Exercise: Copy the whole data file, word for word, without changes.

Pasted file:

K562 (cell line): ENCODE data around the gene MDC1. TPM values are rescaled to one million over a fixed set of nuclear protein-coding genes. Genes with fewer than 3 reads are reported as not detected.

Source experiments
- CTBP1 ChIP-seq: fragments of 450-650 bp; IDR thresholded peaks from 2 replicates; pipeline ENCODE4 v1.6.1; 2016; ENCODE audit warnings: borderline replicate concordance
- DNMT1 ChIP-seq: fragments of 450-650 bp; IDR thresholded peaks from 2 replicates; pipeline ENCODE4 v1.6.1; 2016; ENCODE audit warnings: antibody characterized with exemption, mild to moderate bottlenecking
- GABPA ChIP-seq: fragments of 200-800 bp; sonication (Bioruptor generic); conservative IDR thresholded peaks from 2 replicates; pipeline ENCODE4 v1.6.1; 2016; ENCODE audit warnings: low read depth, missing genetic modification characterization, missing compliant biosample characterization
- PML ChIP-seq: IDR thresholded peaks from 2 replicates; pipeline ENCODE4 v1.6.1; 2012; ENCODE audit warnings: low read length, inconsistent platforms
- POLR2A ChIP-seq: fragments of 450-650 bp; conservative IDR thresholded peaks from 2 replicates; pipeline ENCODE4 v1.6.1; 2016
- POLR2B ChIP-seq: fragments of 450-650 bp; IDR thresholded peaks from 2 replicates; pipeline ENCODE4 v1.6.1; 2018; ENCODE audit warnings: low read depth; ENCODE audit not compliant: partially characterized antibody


K562 (cell line): ENCODE data around the gene MDC1. TPM values are rescaled to one million over a fixed set of nuclear protein-coding genes. Genes with fewer than 3 reads are reported as not detected.

Source experiments
- CTBP1 ChIP-seq: fragments of 450-650 bp; IDR thresholded peaks from 2 replicates; pipeline ENCODE4 v1.6.1; 2016; ENCODE audit warnings: borderline replicate concordance
- DNMT1 ChIP-seq: fragments of 450-650 bp; IDR thresholded peaks from 2 replicates; pipeline ENCODE4 v1.6.1; 2016; ENCODE audit warnings: antibody characterized with exemption, mild to moderate bottlenecking
- GABPA ChIP-seq: fragments of 200-800 bp; sonication (Bioruptor generic); conservative IDR thresholded peaks from 2 replicates; pipeline ENCODE4 v1.6.1; 2016; ENCODE audit warnings: low read depth, missing genetic modification characterization, missing compliant biosample characterization
- PML ChIP-seq: IDR thresholded peaks from 2 replicates; pipeline ENCODE4 v1.6.1; 2012; ENCODE audit warnings: low read length, inconsistent platforms
- POLR2A ChIP-seq: fragments of 450-650 bp; conservative IDR thresholded peaks from 2 replicates; pipeline ENCODE4 v1.6.1; 2016
- POLR2B ChIP-seq: fragments of 450-650 bp; IDR thresholded peaks from 2 replicates; pipeline ENCODE4 v1.6.1; 2018; ENCODE audit warnings: low read depth; ENCODE audit not compliant: partially characterized antibody